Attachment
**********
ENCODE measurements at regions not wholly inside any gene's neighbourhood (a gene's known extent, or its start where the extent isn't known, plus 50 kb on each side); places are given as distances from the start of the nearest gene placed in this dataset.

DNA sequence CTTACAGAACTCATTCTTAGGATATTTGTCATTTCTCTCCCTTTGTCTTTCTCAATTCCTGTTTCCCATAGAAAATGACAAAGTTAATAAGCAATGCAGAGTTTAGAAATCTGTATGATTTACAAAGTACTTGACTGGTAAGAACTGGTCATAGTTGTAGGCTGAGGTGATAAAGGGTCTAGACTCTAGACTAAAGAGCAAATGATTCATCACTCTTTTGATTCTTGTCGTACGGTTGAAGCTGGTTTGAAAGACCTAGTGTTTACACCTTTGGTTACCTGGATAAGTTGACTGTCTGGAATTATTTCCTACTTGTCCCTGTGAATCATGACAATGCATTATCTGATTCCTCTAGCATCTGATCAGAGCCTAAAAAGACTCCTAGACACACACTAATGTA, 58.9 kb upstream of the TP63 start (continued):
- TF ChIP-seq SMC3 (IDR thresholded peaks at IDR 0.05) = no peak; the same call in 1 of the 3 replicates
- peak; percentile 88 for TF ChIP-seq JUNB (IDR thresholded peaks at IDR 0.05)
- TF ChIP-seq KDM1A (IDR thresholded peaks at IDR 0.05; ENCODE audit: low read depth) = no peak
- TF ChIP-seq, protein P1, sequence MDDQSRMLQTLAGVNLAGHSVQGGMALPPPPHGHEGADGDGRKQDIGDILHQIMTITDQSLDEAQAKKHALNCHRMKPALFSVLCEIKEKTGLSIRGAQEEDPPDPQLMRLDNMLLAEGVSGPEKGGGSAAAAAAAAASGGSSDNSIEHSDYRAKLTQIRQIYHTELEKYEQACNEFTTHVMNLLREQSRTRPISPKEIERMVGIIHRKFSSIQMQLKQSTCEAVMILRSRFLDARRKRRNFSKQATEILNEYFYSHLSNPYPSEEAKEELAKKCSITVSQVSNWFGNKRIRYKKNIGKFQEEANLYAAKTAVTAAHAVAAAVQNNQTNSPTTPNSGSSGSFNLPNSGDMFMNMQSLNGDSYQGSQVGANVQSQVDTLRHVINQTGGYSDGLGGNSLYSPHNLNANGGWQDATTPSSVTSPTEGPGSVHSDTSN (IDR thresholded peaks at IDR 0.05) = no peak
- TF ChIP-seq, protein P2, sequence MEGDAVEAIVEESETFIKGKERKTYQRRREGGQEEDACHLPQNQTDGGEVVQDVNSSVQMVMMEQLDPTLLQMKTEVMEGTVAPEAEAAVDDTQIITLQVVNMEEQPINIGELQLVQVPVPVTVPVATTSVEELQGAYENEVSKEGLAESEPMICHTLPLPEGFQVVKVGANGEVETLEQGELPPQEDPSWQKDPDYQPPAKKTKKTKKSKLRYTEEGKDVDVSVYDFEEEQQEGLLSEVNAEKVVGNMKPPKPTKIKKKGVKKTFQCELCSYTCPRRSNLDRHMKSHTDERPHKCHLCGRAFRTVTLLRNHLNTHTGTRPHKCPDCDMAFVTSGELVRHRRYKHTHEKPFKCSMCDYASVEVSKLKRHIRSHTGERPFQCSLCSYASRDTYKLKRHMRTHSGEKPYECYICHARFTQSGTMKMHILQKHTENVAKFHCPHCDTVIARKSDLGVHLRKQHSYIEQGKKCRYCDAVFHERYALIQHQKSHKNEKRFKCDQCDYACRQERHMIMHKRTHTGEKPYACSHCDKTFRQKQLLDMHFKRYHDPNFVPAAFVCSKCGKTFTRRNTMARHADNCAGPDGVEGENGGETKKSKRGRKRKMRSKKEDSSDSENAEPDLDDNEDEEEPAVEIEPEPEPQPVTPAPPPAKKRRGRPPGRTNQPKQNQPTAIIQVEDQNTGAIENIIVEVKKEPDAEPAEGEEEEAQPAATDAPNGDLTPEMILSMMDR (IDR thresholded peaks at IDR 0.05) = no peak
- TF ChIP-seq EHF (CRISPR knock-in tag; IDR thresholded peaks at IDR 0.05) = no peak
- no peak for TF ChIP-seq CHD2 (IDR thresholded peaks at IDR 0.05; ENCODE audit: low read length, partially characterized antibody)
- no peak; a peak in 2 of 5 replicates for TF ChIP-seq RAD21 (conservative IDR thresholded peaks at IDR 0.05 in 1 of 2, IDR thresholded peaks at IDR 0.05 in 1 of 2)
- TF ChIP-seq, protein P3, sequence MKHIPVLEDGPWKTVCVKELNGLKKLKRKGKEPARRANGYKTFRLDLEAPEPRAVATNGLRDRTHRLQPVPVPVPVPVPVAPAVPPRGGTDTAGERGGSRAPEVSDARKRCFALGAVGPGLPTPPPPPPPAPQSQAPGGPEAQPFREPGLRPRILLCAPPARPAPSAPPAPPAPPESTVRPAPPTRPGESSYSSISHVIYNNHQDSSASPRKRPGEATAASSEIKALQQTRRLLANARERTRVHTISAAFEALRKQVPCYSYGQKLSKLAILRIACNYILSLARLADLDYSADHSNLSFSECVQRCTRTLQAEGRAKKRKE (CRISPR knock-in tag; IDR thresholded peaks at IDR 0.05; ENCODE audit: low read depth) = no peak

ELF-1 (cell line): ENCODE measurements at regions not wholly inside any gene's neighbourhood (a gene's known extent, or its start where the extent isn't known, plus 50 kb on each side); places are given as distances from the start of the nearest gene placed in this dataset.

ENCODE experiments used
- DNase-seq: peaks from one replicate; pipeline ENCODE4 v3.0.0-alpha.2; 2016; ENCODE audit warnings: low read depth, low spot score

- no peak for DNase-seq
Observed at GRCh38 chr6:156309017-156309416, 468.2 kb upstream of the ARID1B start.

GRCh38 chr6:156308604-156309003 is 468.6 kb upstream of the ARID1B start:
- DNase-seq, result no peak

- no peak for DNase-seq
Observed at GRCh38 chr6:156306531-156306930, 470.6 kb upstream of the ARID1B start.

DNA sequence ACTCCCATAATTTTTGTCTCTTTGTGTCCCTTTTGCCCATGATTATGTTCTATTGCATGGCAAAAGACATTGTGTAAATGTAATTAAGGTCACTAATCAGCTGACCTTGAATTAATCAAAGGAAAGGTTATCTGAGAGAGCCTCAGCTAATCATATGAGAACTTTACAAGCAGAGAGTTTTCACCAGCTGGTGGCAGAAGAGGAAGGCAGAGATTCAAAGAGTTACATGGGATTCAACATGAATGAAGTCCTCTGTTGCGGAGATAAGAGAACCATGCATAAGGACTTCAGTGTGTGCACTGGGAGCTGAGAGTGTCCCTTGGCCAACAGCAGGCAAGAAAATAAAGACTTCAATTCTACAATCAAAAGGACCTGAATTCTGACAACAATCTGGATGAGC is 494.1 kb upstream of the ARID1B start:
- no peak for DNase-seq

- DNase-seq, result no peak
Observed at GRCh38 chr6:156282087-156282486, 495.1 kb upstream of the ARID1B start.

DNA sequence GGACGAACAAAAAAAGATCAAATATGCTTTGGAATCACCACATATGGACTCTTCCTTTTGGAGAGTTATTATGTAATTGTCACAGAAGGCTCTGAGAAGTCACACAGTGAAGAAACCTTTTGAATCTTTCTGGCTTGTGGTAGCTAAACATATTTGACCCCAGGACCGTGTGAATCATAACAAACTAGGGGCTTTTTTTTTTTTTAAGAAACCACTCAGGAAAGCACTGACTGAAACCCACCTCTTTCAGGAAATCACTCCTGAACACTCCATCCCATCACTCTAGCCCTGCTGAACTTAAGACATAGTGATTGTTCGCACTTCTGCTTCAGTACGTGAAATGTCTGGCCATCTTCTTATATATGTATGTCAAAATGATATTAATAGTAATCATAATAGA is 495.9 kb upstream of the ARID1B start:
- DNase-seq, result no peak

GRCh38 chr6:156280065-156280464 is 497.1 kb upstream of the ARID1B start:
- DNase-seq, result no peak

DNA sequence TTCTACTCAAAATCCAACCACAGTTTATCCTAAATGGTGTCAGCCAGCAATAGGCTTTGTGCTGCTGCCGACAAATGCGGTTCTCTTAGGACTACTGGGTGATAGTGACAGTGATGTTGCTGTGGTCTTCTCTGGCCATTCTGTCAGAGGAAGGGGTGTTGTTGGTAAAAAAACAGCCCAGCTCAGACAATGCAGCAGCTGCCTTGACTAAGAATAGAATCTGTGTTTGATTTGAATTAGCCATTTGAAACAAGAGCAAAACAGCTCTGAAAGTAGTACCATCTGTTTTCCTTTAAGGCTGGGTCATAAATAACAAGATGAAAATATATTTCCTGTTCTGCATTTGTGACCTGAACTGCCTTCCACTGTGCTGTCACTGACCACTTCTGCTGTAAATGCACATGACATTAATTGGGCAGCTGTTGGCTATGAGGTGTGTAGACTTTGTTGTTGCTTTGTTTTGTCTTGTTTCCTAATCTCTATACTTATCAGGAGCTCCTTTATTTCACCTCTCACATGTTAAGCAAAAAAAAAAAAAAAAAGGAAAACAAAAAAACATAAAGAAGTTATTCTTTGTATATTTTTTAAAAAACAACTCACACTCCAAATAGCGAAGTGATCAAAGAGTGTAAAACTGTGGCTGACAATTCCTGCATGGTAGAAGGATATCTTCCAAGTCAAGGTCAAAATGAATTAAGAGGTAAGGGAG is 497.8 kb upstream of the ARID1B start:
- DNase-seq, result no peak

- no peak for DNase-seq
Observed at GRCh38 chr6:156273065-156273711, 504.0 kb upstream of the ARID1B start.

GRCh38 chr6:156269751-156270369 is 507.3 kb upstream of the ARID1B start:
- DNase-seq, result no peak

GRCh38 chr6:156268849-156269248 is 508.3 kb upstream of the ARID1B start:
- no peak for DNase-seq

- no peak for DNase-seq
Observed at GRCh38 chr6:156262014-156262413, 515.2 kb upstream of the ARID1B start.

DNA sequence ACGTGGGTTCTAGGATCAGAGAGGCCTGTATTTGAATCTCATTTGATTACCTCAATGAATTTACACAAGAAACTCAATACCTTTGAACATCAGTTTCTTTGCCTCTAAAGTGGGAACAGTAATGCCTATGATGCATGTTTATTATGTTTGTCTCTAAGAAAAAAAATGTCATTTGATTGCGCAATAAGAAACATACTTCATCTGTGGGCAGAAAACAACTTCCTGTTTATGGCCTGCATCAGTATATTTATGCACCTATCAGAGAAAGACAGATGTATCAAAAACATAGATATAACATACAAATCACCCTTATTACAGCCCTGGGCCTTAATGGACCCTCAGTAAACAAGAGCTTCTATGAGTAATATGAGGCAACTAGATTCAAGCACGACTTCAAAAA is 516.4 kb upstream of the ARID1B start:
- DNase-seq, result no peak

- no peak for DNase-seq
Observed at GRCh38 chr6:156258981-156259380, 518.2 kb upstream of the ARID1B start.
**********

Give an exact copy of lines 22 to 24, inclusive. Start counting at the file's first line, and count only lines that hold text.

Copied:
- no peak for DNase-seq

- DNase-seq, result no peak
Observed at GRCh38 chr6:156282087-156282486, 495.1 kb upstream of the ARID1B start.